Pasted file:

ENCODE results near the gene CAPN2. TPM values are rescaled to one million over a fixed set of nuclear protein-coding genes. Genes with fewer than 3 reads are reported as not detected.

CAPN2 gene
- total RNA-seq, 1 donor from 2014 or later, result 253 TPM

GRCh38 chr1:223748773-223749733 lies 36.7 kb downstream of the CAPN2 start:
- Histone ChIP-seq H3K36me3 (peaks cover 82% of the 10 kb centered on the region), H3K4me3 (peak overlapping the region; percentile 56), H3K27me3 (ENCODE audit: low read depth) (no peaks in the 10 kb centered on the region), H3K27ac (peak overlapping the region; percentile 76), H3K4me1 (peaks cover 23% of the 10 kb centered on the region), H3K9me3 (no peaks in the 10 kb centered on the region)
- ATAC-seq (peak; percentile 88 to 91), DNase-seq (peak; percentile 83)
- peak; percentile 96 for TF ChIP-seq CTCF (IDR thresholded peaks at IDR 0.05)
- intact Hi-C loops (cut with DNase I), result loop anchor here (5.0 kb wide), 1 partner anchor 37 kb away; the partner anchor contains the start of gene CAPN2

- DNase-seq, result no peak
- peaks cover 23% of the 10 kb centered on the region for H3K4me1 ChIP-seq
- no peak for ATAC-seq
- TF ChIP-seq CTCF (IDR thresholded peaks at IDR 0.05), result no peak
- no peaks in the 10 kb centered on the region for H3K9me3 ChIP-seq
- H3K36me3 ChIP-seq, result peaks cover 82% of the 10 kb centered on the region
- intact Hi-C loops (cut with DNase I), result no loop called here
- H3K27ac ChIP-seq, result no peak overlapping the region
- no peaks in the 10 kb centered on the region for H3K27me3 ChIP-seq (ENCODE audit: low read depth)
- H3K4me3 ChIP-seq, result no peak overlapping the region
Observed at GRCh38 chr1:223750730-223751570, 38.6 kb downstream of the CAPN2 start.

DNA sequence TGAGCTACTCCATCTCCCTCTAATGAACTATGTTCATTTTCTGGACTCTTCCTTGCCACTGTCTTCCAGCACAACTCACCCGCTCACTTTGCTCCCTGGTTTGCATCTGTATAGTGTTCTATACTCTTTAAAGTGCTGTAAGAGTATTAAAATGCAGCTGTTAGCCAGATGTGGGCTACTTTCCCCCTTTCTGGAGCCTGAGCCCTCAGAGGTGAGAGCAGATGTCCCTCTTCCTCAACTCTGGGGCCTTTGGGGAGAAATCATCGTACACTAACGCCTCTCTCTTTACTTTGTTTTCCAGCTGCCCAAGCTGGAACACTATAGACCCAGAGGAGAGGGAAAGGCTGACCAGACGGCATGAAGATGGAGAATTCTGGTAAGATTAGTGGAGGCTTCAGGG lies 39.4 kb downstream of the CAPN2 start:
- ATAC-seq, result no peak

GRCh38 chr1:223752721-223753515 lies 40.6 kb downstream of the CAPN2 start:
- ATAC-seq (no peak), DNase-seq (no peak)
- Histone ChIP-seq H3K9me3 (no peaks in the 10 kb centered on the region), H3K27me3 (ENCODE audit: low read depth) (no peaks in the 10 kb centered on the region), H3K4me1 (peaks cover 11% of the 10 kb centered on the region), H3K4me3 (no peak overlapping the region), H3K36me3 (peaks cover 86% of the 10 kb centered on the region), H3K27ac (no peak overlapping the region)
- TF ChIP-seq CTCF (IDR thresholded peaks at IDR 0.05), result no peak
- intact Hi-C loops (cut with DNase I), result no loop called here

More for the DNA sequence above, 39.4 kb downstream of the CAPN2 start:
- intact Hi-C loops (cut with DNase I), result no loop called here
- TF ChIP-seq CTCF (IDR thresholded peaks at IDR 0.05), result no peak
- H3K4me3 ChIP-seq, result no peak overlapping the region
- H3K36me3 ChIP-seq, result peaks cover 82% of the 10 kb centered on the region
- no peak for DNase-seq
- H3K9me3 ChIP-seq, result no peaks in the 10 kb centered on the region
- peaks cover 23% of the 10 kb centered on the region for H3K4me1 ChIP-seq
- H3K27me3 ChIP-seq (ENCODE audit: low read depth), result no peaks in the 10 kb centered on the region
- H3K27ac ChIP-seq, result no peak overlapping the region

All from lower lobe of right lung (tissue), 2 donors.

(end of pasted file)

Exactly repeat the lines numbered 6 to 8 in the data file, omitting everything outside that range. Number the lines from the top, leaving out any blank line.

- ATAC-seq (peak; percentile 88 to 91), DNase-seq (peak; percentile 83)
- peak; percentile 96 for TF ChIP-seq CTCF (IDR thresholded peaks at IDR 0.05)
- intact Hi-C loops (cut with DNase I), result loop anchor here (5.0 kb wide), 1 partner anchor 37 kb away; the partner anchor contains the start of gene CAPN2